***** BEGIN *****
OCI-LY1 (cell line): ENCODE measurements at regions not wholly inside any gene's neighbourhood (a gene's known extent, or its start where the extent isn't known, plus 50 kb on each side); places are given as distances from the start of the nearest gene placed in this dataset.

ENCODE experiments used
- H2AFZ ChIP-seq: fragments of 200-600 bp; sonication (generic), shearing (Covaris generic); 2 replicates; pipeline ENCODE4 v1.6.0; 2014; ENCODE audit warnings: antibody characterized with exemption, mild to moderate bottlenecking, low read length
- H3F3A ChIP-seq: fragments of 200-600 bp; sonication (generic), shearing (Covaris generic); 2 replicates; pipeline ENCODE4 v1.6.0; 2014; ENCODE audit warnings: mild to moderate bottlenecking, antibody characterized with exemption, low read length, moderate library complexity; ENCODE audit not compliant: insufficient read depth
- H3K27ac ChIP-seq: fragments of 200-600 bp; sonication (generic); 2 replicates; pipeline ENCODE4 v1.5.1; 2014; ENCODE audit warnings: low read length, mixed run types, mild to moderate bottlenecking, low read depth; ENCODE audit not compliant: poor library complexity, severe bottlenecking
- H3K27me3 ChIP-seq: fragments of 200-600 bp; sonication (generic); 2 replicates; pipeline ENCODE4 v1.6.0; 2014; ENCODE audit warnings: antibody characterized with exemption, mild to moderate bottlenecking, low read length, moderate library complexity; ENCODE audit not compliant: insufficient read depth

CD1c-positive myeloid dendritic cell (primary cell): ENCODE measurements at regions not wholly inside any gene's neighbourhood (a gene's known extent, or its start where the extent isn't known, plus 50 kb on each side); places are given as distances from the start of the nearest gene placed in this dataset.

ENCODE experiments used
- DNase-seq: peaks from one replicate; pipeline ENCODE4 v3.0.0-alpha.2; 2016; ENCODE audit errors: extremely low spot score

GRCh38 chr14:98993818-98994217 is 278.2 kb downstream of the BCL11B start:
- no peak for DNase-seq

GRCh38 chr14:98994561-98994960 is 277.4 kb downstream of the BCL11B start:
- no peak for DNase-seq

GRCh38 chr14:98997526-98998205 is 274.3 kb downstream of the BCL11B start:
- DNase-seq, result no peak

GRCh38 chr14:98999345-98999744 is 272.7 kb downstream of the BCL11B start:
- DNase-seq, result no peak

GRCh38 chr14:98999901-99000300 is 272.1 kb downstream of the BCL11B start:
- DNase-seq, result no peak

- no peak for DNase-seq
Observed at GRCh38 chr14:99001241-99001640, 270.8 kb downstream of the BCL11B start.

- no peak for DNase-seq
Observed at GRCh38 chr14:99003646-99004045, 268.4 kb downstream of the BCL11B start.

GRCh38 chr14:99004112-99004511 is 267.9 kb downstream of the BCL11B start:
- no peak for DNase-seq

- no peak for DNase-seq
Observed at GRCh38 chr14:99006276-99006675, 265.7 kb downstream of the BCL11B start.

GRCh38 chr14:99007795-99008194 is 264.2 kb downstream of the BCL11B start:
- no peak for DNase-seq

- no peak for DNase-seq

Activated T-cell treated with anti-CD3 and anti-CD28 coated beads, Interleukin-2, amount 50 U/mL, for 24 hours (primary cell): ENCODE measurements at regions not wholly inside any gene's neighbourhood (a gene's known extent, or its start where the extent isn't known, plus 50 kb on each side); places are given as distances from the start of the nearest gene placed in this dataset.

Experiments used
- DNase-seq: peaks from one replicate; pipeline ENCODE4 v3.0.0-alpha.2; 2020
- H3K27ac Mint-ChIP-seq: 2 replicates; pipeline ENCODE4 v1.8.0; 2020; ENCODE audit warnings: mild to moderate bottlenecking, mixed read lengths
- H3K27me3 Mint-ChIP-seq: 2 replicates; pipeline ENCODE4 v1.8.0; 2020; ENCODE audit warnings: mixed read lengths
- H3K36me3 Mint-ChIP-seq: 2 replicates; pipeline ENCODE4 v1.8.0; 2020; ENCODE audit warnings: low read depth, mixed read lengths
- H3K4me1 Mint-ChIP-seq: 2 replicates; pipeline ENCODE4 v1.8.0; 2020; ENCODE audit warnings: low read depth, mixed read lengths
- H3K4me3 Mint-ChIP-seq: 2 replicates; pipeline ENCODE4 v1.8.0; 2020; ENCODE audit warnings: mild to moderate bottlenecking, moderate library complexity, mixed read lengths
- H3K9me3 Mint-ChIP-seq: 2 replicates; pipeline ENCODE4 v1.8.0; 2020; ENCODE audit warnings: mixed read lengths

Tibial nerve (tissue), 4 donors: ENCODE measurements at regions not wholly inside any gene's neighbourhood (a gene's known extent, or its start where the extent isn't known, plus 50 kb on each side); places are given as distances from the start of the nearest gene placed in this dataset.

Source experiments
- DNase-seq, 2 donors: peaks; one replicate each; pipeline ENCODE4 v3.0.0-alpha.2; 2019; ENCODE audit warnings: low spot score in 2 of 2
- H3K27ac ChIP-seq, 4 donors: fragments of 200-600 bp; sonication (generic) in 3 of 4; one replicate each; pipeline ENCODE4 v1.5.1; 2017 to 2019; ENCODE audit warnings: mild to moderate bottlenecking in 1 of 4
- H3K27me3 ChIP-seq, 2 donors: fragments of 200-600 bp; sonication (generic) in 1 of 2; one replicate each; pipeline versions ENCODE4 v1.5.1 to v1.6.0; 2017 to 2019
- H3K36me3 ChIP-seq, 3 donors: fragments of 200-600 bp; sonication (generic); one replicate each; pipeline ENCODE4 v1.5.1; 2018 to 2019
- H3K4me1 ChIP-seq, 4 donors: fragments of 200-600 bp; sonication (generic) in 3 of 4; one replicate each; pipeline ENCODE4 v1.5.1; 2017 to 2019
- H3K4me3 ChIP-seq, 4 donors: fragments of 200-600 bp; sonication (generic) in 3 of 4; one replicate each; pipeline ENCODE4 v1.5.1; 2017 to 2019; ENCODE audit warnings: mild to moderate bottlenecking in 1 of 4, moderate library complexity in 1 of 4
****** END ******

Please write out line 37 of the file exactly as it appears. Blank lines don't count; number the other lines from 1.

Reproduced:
- H3K4me1 Mint-ChIP-seq: 2 replicates; pipeline ENCODE4 v1.8.0; 2020; ENCODE audit warnings: low read depth, mixed read lengths